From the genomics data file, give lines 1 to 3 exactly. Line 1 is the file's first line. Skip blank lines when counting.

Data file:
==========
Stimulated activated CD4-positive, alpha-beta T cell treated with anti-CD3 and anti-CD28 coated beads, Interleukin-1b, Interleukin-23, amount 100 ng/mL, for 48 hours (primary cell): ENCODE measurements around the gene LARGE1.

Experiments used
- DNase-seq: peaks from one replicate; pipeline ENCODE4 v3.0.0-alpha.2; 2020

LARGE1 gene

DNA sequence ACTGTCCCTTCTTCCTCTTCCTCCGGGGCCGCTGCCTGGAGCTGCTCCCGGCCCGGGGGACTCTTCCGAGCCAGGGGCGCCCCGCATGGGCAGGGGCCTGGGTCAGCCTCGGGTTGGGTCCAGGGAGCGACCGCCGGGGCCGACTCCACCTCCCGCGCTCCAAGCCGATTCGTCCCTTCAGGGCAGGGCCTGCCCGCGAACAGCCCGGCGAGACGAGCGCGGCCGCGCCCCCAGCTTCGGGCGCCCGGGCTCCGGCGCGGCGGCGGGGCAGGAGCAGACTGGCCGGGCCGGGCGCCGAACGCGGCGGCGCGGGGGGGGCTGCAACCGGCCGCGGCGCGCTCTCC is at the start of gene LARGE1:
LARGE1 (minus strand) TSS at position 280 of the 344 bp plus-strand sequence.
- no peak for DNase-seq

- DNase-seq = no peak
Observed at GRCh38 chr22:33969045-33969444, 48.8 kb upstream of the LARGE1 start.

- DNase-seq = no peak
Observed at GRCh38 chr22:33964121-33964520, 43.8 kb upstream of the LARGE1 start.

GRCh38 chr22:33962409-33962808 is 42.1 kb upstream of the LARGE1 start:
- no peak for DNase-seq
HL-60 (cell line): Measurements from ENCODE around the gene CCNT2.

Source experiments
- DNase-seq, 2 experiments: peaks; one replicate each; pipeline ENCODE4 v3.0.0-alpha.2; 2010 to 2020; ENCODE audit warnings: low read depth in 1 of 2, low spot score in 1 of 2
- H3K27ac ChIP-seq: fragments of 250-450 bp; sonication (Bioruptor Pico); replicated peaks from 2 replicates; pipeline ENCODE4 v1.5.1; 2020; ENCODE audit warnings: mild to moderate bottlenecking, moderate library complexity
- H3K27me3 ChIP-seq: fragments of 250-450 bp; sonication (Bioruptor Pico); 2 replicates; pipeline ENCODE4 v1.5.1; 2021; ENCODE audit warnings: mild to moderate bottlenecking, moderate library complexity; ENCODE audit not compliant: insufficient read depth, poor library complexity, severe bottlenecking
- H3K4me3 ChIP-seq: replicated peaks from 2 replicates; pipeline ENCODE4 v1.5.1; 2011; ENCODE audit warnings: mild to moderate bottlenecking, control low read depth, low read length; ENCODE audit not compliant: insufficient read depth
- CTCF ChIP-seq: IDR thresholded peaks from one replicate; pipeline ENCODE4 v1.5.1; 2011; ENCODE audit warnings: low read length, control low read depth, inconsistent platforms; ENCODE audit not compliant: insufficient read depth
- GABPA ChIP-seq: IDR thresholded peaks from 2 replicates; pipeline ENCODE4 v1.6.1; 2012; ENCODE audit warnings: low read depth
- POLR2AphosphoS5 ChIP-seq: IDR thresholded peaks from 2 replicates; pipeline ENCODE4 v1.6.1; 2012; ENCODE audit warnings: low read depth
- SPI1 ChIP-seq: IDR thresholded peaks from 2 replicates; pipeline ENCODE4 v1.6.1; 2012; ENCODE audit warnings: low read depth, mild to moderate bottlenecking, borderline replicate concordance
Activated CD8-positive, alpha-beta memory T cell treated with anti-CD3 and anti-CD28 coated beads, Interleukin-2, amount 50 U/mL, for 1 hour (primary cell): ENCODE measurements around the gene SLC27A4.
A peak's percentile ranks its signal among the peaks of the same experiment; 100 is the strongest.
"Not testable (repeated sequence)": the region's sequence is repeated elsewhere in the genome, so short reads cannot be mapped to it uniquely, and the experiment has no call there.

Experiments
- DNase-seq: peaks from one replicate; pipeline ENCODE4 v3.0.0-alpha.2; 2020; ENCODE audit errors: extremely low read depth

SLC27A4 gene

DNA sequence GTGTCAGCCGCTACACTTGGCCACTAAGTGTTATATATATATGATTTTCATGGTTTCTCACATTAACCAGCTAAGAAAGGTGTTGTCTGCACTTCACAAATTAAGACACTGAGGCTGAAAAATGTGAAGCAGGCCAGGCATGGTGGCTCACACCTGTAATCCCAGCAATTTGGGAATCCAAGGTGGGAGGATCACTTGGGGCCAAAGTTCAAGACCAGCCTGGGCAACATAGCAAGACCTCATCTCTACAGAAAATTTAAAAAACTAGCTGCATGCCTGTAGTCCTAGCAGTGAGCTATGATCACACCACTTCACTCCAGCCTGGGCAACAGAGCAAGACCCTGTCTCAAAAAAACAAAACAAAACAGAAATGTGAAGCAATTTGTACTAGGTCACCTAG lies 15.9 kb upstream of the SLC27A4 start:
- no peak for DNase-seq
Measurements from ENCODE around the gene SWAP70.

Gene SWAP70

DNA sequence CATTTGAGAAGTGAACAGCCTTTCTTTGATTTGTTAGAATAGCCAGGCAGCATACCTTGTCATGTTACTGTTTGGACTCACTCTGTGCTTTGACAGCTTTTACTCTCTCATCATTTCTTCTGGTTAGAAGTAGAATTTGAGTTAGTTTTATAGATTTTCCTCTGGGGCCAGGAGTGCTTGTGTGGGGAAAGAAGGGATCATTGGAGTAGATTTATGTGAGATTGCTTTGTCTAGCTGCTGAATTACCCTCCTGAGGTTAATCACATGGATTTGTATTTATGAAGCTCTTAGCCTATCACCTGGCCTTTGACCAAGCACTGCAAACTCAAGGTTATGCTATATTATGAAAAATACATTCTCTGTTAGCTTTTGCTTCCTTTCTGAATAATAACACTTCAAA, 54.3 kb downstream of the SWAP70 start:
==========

Stimulated activated CD4-positive, alpha-beta T cell treated with anti-CD3 and anti-CD28 coated beads, Interleukin-1b, Interleukin-23, amount 100 ng/mL, for 48 hours (primary cell): ENCODE measurements around the gene LARGE1.

Experiments used
- DNase-seq: peaks from one replicate; pipeline ENCODE4 v3.0.0-alpha.2; 2020